Destroy All Humans Remake | How Is It Different from the Original
Through the joint effort of Black Forest Games and Pandemic Studios, Destroy All Humans was published by THQ Nordic in 2005 and once again in 2020. However, as with all remakes, there is concern over how Destroy All Humans has changed and whether it has more than just nostalgia. Thankfully, a demo is now available and will help shed some light on the topic.
Destroy All Humans Remake vs. Original
Look and Sounds
Destroy All Humans never aimed to be an HD PS2 title, instead of having a simple and stylized look to provide more escapism. The game’s content looked nice and solid with all the special effects being focused on flashy weaponry, psychic powers, the flying saucer, and wanton destruction of everything the players could see (mostly). The Destroy All Humans remake stays true to the original style and adds a little extra flare.
The environments are vibrant and more colorful with developed lighting to enhance improved visuals. The character models are particularly impressive with increased detail and a smoother coating. The humans have been altered to ironically look more alien than the ACTUAL alien and this adds to the game’s comedy.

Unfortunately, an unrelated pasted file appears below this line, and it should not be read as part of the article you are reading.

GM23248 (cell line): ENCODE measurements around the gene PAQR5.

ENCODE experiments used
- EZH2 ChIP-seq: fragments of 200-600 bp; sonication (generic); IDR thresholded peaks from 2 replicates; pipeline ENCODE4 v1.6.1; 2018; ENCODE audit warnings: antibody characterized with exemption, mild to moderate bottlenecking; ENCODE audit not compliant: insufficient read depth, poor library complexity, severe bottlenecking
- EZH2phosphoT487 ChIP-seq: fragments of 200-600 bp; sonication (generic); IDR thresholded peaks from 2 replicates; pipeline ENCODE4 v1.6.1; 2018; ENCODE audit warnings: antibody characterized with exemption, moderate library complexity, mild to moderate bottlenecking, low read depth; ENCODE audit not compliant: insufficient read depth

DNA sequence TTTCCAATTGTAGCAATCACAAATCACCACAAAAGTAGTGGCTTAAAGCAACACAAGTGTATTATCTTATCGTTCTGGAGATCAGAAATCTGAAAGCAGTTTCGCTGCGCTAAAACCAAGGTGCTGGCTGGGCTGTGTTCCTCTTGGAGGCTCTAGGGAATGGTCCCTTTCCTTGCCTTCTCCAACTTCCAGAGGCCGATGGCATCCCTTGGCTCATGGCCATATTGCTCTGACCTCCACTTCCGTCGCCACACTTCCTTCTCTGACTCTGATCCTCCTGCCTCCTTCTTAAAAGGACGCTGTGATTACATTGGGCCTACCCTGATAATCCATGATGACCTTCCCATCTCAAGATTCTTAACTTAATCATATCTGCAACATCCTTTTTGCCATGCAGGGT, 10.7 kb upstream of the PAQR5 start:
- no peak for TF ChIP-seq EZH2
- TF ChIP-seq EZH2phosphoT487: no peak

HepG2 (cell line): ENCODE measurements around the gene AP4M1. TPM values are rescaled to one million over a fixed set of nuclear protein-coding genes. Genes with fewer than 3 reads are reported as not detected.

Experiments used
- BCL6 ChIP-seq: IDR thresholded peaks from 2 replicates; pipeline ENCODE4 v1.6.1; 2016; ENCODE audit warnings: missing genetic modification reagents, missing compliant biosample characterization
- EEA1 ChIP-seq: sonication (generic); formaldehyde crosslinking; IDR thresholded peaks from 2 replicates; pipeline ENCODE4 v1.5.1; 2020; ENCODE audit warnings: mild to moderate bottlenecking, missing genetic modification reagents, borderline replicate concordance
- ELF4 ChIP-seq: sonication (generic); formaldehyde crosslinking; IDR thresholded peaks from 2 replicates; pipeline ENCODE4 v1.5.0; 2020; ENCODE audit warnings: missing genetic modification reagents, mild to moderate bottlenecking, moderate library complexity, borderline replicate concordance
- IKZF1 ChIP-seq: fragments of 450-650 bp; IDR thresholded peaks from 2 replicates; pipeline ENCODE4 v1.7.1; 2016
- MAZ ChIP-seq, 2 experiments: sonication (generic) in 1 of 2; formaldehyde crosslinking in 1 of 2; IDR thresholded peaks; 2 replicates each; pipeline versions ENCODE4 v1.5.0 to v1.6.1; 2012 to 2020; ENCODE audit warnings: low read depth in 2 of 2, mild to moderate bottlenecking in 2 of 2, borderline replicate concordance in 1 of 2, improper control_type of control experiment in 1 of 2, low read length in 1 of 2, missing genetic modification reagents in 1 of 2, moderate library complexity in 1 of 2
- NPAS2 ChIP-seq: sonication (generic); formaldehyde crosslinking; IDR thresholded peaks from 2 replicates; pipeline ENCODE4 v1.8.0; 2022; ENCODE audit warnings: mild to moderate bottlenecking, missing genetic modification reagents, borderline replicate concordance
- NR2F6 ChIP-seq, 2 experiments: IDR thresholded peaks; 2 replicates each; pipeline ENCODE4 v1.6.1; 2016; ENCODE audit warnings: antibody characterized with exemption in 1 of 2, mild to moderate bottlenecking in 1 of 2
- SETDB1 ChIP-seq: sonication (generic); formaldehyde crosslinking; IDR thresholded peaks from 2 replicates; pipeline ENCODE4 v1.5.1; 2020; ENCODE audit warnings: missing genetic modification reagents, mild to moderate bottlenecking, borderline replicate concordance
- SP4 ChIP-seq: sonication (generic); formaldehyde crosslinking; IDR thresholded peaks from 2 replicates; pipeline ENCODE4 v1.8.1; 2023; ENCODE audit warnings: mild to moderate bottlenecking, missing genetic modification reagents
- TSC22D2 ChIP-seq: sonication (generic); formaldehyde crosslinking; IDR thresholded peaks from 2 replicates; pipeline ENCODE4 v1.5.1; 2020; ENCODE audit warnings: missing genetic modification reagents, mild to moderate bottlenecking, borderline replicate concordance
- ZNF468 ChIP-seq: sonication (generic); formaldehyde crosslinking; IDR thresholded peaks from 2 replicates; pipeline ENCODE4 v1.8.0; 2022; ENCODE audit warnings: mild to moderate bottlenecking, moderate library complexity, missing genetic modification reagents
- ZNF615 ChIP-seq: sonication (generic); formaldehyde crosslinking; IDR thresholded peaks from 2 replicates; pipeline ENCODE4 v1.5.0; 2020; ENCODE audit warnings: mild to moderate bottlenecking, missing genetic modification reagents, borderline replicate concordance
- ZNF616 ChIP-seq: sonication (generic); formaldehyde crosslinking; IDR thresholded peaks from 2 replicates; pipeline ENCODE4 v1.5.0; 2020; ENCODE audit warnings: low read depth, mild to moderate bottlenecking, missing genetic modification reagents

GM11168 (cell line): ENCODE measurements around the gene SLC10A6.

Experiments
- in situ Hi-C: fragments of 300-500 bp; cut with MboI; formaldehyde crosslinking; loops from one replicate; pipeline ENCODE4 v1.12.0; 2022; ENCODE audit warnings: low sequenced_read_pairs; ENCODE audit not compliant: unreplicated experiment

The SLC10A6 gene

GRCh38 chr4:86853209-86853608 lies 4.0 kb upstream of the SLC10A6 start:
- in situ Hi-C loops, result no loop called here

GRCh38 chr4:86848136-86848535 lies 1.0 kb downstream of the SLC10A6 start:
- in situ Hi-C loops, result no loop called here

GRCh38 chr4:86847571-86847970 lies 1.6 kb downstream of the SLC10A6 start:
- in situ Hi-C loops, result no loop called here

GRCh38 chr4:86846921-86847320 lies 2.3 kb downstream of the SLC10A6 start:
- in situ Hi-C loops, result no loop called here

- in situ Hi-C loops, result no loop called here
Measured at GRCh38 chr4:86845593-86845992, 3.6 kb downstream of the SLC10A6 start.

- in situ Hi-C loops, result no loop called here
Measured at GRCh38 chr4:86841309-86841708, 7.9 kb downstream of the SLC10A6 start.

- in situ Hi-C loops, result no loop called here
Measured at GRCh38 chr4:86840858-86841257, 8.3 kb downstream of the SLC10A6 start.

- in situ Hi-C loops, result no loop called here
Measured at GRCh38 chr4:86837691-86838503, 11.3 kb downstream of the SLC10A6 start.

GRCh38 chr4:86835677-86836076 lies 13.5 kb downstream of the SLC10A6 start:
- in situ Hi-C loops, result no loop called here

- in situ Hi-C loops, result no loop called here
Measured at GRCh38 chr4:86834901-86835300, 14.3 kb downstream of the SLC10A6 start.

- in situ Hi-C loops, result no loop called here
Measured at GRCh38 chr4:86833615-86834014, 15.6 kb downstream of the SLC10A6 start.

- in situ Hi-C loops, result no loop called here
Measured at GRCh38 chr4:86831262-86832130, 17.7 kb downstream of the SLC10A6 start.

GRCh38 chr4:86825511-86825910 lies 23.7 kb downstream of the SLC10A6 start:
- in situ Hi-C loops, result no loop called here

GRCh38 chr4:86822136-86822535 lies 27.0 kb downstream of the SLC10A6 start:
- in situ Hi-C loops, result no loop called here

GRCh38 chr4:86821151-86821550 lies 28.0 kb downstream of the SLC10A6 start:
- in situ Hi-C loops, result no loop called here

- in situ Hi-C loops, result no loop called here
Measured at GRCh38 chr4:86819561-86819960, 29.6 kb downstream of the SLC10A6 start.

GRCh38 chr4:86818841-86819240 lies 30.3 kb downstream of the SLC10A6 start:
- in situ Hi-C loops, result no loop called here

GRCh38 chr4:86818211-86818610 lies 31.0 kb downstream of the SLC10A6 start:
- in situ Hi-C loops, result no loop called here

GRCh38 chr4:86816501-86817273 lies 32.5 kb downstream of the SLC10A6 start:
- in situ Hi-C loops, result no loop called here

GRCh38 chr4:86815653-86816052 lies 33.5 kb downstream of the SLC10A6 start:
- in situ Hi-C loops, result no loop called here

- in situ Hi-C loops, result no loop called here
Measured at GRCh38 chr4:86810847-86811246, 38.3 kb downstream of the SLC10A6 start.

The original music and sound effects seem to have been kept intact and given a nice HD makeover to match the improved graphics.
Gameplay and Mechanics
The opening to the Destroy All Humans remake informs players that the game keeps the original format and story intact, but there are some noticeable improvements in how it plays. First off, Crypto’s jet-pack now has much greater height and gliding distance, making it far more useful. When brains are harvested they go towards Crypto rather than bounce around loosely. The shield and PK (psychokinesis) bars are much cleaner and detailed giving a better indication of how much each one has left. The PK itself when used in all its forms now looks much flashier and brighter.
The saucer has also received some big changes in the remake compared to the original, aside from just audio and visual. The most notable is the Drain function (first seen in Destroy All Humans 2) which allows the saucer to recharge its shield and ammo from humans and vehicles.
The Final Say
From 2005 to now, Destroy All Humans has come full circle with this remake. The game has improved its mechanics and UI while maintaining the charm and style of the original. Available on Steam, PlayStation 4, and Xbox One, players around the Earth are getting ready to join the invasion.
Will Quick is a freelance media wizard living in Spain. When he's not gaming or writing, he's doodling comics or whatever else pops in his head.